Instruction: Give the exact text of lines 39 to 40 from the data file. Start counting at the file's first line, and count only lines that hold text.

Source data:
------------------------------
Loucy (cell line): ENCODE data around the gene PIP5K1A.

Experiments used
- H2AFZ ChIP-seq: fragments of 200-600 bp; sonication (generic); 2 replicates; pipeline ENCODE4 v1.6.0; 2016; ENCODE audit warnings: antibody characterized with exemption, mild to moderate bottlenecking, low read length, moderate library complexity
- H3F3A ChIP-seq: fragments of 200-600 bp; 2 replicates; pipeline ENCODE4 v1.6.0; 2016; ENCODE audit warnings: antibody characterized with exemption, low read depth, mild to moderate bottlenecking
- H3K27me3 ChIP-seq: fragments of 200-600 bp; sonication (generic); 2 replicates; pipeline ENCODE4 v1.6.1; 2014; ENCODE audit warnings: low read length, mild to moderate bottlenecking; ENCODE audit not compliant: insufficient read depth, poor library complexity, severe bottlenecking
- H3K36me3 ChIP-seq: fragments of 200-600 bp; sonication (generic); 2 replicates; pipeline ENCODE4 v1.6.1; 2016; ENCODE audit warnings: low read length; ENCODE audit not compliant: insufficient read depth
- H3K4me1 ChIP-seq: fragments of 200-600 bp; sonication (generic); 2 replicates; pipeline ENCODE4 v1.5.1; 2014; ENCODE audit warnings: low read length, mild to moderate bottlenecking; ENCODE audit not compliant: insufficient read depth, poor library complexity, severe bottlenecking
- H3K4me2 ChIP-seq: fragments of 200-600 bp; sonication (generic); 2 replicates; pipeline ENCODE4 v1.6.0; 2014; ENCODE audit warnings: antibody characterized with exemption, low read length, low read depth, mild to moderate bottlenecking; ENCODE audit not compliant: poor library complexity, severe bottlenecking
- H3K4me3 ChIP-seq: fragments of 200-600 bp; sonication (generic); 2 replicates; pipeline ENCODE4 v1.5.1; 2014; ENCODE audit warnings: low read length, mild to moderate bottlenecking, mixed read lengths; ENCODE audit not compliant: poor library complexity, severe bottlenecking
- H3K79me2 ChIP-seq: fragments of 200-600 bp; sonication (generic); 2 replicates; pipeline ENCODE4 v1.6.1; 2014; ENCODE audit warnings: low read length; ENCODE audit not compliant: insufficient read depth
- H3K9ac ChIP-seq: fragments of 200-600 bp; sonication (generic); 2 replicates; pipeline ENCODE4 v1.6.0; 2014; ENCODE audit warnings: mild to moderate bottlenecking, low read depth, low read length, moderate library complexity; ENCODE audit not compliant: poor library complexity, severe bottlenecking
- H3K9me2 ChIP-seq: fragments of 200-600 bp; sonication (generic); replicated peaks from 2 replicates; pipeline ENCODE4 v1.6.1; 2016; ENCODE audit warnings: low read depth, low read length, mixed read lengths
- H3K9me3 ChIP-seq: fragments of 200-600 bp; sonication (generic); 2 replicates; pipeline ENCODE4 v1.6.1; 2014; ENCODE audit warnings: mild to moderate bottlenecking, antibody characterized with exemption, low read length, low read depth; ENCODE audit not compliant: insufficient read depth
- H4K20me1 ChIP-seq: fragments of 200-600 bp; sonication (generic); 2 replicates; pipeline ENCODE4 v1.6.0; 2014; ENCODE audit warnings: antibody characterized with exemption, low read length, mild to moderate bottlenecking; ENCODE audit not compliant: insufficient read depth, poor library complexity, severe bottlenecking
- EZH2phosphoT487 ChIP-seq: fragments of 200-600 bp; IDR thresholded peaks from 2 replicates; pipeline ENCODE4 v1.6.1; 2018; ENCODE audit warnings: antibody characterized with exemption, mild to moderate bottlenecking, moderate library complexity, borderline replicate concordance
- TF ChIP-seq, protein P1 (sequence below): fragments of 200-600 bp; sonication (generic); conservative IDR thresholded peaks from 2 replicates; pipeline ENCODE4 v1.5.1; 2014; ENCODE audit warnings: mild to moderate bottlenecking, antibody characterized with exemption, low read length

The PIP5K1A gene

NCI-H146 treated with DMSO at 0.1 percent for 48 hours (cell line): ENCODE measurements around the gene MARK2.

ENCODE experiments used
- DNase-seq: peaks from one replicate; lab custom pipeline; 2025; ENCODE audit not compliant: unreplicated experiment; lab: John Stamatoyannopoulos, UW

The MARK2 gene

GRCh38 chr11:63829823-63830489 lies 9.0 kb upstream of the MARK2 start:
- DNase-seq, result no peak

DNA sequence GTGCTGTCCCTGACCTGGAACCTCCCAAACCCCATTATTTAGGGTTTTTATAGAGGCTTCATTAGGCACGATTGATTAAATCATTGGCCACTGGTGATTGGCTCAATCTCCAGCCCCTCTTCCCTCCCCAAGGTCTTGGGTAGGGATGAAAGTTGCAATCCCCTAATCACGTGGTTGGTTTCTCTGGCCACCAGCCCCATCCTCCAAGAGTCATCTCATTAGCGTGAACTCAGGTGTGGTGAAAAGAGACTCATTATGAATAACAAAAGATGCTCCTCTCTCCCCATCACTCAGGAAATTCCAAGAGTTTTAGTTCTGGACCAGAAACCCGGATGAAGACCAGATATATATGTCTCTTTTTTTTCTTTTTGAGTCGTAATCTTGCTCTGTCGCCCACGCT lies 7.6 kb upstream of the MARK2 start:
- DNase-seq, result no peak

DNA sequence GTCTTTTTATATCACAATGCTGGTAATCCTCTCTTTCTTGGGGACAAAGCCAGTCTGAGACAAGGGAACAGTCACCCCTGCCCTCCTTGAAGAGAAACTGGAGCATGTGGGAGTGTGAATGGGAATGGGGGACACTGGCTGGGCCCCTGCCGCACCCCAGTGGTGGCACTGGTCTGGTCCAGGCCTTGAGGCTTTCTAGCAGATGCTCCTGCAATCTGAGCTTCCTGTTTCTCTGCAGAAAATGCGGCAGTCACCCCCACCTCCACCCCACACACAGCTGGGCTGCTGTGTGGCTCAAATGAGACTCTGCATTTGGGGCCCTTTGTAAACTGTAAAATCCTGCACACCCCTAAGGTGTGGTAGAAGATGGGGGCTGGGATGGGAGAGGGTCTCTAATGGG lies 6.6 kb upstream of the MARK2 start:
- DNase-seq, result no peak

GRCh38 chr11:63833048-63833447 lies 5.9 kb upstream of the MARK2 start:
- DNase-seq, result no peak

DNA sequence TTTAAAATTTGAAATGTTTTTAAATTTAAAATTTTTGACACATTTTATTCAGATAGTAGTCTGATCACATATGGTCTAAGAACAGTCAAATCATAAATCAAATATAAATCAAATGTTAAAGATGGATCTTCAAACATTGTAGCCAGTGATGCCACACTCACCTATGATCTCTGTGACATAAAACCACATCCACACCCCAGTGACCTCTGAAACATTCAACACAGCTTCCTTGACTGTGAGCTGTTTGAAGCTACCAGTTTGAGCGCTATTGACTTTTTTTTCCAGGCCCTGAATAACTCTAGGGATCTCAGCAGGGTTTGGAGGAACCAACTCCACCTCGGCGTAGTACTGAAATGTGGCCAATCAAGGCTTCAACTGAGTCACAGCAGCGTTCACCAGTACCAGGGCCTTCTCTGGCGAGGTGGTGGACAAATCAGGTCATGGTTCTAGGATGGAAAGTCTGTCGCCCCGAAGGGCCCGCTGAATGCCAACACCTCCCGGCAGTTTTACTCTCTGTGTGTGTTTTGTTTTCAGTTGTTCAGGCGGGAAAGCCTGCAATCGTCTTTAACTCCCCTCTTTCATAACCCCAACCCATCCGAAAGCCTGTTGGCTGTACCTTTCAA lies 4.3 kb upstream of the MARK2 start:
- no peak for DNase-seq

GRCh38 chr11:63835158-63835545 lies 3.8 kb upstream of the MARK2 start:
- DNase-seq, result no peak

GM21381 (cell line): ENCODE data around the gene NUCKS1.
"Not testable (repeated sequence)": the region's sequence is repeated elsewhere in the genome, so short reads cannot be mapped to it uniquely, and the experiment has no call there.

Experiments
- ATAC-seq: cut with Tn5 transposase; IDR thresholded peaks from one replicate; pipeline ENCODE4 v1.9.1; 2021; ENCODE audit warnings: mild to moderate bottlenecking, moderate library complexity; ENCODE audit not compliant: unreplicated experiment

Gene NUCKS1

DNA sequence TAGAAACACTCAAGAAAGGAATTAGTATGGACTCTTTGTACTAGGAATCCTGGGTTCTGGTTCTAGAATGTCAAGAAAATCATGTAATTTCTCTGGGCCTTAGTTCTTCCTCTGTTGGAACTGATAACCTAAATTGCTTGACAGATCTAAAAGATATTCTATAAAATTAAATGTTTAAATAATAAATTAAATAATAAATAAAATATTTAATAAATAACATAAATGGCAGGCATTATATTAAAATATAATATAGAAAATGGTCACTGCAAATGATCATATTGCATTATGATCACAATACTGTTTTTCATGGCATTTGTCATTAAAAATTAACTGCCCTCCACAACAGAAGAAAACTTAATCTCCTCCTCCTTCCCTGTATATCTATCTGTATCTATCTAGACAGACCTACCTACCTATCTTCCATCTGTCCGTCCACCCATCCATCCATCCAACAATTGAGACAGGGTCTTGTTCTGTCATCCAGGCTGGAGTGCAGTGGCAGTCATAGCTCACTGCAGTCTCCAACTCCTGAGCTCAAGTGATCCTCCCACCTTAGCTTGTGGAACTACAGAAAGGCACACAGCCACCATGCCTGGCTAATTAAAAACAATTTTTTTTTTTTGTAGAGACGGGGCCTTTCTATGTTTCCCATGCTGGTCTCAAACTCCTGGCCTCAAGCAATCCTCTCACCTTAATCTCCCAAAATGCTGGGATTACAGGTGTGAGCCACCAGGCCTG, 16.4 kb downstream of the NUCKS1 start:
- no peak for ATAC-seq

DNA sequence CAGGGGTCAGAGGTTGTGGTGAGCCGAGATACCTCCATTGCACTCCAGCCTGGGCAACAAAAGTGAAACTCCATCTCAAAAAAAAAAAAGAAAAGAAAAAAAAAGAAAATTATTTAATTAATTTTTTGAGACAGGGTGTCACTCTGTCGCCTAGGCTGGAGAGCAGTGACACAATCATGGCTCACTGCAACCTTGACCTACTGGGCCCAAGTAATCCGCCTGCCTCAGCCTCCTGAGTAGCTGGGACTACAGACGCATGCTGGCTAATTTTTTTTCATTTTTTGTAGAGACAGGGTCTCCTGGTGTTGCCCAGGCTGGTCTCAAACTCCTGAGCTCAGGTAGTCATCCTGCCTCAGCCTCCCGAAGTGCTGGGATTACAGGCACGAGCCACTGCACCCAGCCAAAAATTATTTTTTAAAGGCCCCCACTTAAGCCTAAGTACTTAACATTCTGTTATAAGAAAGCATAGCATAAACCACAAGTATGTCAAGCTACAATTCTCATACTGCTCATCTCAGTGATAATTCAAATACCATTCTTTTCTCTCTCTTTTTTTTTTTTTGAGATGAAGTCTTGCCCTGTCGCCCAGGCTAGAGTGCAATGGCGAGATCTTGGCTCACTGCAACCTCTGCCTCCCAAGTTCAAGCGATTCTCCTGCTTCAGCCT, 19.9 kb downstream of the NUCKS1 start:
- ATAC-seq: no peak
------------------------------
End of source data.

DNA sequence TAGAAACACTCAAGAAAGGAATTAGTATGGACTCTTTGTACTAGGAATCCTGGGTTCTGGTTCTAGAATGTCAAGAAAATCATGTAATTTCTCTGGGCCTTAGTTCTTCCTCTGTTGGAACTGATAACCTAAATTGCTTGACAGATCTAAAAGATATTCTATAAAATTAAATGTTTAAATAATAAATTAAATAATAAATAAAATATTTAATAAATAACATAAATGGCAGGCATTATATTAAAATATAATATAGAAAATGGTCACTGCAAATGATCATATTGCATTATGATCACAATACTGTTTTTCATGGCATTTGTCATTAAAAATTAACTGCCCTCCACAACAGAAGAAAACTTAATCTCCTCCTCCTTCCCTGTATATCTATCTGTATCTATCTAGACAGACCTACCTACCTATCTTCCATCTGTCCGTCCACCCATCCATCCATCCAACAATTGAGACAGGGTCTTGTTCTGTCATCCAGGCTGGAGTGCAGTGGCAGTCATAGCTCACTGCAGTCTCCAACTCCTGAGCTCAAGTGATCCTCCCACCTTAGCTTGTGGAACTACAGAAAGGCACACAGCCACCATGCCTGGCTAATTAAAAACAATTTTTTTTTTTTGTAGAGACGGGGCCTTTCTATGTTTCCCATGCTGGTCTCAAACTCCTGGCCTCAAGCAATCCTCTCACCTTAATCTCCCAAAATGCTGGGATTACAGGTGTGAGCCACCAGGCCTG, 16.4 kb downstream of the NUCKS1 start:
- no peak for ATAC-seq